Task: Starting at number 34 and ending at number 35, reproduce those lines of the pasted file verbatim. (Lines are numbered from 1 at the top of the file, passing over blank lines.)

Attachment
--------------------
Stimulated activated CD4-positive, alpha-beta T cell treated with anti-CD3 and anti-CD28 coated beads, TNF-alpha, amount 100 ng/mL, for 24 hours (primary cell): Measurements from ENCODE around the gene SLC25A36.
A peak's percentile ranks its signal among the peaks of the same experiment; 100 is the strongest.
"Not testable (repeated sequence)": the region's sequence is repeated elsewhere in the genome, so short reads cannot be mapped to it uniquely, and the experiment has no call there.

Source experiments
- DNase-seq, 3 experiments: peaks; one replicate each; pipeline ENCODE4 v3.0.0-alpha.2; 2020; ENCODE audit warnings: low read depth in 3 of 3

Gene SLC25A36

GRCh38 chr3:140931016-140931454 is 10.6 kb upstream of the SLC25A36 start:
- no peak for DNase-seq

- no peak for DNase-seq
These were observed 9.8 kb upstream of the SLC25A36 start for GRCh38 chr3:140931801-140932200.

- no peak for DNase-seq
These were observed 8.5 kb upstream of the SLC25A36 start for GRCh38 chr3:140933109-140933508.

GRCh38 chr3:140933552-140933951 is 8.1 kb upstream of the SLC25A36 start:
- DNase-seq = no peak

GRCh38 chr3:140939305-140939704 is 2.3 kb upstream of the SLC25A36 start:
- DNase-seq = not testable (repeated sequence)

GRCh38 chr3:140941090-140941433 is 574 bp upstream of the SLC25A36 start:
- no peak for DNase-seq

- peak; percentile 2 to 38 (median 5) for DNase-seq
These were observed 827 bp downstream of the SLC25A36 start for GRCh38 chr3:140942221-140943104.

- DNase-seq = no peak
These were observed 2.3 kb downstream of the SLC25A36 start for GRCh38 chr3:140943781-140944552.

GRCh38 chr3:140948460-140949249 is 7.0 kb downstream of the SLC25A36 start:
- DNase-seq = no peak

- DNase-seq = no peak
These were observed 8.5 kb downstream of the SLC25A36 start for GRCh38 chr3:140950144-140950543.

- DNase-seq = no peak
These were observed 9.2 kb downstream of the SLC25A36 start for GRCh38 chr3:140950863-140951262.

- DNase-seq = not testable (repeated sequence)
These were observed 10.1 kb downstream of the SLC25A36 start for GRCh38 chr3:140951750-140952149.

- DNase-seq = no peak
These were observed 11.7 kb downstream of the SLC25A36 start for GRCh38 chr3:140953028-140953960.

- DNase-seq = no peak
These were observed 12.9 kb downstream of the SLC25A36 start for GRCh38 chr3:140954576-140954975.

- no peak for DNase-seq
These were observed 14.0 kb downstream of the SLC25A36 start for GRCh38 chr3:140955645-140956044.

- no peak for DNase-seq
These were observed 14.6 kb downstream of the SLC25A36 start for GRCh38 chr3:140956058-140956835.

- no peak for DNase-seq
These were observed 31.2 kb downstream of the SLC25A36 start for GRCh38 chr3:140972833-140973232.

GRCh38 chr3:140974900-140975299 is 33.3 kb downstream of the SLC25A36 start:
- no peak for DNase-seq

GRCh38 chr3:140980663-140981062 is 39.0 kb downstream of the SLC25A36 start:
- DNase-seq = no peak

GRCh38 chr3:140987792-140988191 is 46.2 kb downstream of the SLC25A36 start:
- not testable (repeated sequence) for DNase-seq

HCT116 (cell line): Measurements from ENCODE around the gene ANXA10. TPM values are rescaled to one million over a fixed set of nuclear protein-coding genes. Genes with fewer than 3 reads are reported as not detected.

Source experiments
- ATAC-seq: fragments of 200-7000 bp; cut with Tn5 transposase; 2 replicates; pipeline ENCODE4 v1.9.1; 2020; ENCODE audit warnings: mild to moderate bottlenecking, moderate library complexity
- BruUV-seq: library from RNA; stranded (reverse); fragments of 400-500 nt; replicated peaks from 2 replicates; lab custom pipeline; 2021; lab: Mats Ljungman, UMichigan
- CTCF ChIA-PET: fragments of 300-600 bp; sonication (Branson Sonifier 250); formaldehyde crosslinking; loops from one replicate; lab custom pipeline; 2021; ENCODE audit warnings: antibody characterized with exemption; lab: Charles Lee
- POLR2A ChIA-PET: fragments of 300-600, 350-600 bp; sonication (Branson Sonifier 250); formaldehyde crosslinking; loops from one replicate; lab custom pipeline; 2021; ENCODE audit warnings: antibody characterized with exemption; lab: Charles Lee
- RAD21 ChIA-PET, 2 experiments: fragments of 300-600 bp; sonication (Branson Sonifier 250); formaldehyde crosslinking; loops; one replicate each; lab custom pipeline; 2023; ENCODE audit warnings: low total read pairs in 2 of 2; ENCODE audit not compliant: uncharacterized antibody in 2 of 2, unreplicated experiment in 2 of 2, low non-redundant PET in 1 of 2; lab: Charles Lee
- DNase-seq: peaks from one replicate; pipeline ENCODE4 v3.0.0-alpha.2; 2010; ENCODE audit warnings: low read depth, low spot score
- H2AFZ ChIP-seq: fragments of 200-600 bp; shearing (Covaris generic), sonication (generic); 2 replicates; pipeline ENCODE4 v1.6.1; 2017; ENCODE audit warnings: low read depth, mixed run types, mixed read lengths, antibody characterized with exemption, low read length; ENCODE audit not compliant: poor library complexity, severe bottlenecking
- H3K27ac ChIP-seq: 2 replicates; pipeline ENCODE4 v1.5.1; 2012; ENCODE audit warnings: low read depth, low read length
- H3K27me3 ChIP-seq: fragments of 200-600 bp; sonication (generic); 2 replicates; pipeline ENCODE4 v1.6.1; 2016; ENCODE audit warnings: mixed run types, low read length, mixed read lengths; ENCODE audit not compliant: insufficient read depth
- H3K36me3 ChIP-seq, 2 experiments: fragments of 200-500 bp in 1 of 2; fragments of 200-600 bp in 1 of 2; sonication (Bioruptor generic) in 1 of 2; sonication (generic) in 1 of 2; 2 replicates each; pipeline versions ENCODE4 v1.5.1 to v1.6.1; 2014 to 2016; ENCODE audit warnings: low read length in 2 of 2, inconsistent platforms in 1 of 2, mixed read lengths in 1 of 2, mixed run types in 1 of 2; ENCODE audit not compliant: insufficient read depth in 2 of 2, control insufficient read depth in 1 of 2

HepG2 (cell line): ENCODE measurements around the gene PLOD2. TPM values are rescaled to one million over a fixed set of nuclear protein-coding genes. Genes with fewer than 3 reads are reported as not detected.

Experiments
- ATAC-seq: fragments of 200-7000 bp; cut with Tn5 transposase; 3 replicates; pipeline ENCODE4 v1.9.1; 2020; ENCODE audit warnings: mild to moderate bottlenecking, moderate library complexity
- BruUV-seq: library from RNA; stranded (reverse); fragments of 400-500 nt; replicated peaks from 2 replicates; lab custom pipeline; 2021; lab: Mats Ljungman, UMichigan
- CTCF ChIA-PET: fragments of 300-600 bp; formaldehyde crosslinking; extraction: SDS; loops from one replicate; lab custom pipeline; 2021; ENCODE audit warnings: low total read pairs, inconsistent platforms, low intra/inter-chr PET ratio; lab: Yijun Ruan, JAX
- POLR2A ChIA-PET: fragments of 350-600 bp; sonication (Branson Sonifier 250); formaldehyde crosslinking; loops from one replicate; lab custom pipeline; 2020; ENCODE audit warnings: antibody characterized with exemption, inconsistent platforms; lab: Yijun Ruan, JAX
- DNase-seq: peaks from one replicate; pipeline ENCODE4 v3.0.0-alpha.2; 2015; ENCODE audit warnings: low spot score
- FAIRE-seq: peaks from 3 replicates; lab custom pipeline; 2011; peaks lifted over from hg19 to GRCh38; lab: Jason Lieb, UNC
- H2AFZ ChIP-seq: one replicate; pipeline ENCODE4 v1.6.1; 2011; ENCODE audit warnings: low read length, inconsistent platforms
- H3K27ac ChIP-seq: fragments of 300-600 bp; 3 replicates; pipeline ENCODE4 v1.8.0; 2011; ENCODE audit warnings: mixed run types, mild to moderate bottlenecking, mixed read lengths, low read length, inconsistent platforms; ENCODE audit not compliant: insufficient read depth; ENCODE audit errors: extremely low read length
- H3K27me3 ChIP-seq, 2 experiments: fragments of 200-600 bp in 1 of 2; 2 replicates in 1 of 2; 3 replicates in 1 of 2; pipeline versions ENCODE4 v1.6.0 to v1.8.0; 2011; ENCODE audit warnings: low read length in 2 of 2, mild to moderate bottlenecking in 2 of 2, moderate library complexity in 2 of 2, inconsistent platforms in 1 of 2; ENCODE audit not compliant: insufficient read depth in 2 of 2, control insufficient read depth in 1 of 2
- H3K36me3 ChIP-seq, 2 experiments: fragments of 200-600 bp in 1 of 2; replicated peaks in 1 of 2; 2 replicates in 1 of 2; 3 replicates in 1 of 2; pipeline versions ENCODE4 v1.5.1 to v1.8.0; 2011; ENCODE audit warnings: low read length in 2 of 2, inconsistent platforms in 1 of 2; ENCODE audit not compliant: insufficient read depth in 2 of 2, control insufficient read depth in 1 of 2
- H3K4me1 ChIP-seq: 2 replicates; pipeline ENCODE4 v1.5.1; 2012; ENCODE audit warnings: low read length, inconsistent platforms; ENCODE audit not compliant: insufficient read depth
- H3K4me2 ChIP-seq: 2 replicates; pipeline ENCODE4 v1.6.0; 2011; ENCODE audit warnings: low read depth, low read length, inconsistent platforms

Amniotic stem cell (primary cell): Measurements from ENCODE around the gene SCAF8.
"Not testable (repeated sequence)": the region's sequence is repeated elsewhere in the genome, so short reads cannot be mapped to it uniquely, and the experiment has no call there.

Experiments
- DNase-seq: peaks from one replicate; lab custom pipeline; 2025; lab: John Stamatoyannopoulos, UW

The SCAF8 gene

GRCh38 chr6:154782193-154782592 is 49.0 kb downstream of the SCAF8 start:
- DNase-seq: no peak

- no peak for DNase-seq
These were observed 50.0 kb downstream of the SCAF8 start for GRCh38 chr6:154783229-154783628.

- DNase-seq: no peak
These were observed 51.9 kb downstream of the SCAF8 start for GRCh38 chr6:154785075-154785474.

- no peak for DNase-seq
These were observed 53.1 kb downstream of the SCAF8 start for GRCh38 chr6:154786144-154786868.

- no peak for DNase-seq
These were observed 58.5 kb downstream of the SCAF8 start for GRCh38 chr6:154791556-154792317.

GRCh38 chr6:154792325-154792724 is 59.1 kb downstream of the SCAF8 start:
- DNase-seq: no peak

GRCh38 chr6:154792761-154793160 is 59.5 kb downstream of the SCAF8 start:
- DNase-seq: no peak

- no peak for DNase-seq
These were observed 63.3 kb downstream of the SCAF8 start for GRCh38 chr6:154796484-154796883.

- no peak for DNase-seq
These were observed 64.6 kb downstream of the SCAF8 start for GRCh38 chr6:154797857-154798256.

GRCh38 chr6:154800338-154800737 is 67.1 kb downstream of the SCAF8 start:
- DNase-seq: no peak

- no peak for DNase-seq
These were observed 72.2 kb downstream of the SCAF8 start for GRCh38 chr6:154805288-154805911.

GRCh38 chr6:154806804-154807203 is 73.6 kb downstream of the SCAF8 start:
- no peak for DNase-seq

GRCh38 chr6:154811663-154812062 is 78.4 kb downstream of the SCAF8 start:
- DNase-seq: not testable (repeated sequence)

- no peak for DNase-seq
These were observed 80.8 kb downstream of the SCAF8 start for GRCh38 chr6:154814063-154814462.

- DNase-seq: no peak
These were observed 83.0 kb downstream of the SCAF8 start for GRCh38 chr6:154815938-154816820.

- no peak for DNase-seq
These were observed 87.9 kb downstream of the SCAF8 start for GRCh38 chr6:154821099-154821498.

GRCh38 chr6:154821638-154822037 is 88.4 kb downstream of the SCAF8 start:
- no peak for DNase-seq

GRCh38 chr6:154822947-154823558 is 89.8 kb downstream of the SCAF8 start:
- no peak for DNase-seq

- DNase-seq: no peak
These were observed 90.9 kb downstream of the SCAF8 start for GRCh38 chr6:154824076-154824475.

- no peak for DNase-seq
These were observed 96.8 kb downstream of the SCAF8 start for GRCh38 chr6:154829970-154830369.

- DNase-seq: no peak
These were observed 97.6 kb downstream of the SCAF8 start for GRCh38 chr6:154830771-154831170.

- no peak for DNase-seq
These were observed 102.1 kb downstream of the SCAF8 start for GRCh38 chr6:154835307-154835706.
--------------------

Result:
These were observed 12.9 kb downstream of the SLC25A36 start for GRCh38 chr3:140954576-140954975.

- no peak for DNase-seq